Q: Is there an algorithm to decide whether a given finitely generated (over $\mathbb{Z}$) commutative ring is regular?

I mean by regular that the localization at every prime ideal is a regular local ring.

The question arose from my interest in the desingularization problem. To have a desingularization algorithm of arithmetic schemes, one first needs to know the regularity of a given scheme.

The definition of the regularity is point-wise. Naively one has to check the regularity point by point of $\mathrm{Spec}\, R$ for a given ring $R$. It is not an algorithm in the sense that it never halts if $R$ is regular.

If $R$ is defined over a prime filed, $\mathbb{Q}$ or $\mathbb{F}_p$, then one can use the Jacobian criterion: first compute the Jacobian ideal and then check if it is trivial by computing its reduced Gröbner basis. In positive characteristic, one may also use Kunz's criterion in terms of Frobenius maps. As far as I know, there is no such a global criterion for rings over $\mathbb{Z}$. Serre's criterion by the finiteness of global dimension looks global at the first glance. But one needs to know the projective dimensions of infinitely many modules.

So, my guess is that the answer to the question would be NO. Does someone know the answer or related works?

  • $\begingroup$ Just to clarify, I guess that the input is numbers $k,m$ and and $m$ polynomials $P_1,\dots,P_m$ in $\mathbf{Z}[X_1,\dots,X_k]$ and you wish to get YES or NO according to whether the ring $R=\mathbf{Z}[X_1,\dots,X_k]/(P_1,\dots,P_m)$ is regular. Are you suggesting that you at least have an algorithm that answers NO if $R$ is not regular? (which means the problem is at least semidecidable) $\endgroup$ – YCor Oct 16 '14 at 3:45
  • $\begingroup$ You are completely right. The input is the numbers of variables and polynomials and their coefficients. Yes, I guess that the problem is semidecidable. I think that one can index all maximal ideals by natural numbers and check if the localization at each maximal ideal is regular. If $R$ is not regular, then this procedure halts after finitely many times. However I have not tried to make it rigorous. $\endgroup$ – Takehiko Yasuda Oct 16 '14 at 5:52
  • $\begingroup$ I can see how to index maximal ideals: enumerate all finite fields and homomorphisms into these finite fields and compute generators for the kernels. This can be done algorithmically. But how do you detect when the localization is not regular? $\endgroup$ – YCor Oct 16 '14 at 9:11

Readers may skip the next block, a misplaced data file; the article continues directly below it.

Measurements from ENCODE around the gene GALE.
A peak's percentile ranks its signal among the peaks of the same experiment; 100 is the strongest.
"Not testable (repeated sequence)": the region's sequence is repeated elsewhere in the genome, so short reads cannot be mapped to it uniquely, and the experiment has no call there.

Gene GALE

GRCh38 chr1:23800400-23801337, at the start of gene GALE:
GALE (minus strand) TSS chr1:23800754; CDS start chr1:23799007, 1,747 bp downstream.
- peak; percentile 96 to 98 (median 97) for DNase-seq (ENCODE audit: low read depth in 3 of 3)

• $\begingroup$ I thought that one can use this criterion: a local ring $(R,m)$ is regular if and only if the dimension of $R/m$-vector space $m/m^2$ is equal to the Krull dimension. Both $R/m$ and $m/m^2$ are finite sets and I guessed that their structures can be completely determined somehow. But I am not so sure now. I don't know how to compute the Krull dimension of a localization, either. $\endgroup$ – Takehiko Yasuda Oct 16 '14 at 12:28

OK, we may assume the ring $R$ is a domain. Using the Jacobian criterion we can get a computable Zariski open $U \subset \text{Spec}(R)$ which is regular. Let $\mathfrak p \subset R$ be a prime ideal corresponding to a generic point of $\text{Spec}(R) \setminus U$.

Let us say there is an algorithm to compute the dimension of $R_\mathfrak p$ and a minimal set of generators $f_1, \ldots, f_c$ of $\mathfrak p R_\mathfrak p$. I think there are even compute algebra packages which will allow you to do so (as well as the other computations below). Of course, it is completely justified to complain that I haven't shown you that one can actually make these computations and I may have overlooked other issues as well.

If $c < \dim(R_\mathfrak p)$, then $R$ is not regular and we are done.

If $c = \dim(R_\mathfrak p)$, then our task is to explicitly find a Zariski open neighbourhood $V$ of $\mathfrak p$ in $\text{Spec}(R)$ which is regular. To do this we may assume (after replacing $R$ by a principal localization) that (a) $\text{Spec}(R) = U \cup V(\mathfrak p)$, (b) $R/\mathfrak p$ is regular (again using some Jacobian criterion), (c) $f_1, \ldots, f_c \in R$, (d) $\mathfrak p = (f_1, \ldots, f_c)$, and (e) $f_1, \ldots, f_c$ is a regular sequence. To achieve (d) and (e) you have to know how to compute cohomology groups of explicitly given complexes of finite module and annihilators of finite modules. Once you have (a) -- (e), then $R$ is regular at every point of $V(\mathfrak p)$ by Tag 00NU and hence $R$ is regular but this just means we have found a regular neighbourhood in the original Spec.

  • $\begingroup$ I like your strategy, which sounds quite probable! But let me ask a question to understand better. I think that many algorithms for polynomial rings over fields are based on the Gröbner basis theory. I don't know to what extent it is generalized to polynomial rings over integers. For instance, is there an algorithm to tell whether an ideal of $\mathbb{Z}[x_1,\dots,x_n]$ with explicit generators is equal to the entire ring? Can you also mention a few softwares to which some of algorithms you suggested might be implemented? $\endgroup$ – Takehiko Yasuda Oct 18 '14 at 12:04
  • $\begingroup$ @Yasuda: you can do Gröbner basis over R when you know how to do linear algebra over R (see for instance the survey "Grobner Bases with Coefficients in Rings" by Franz Paue). So in particular when R is an euclidean domain like $\mathbb{Z}$ (of course in practice it will be a lot slower than over a field, and over fields Gröbner basis computation can be quite long already...) At least over $\mathbb{Z}$ it is implemented by Singular (hence Sage) and Magma. $\endgroup$ – Damien Robert Oct 22 '14 at 15:49

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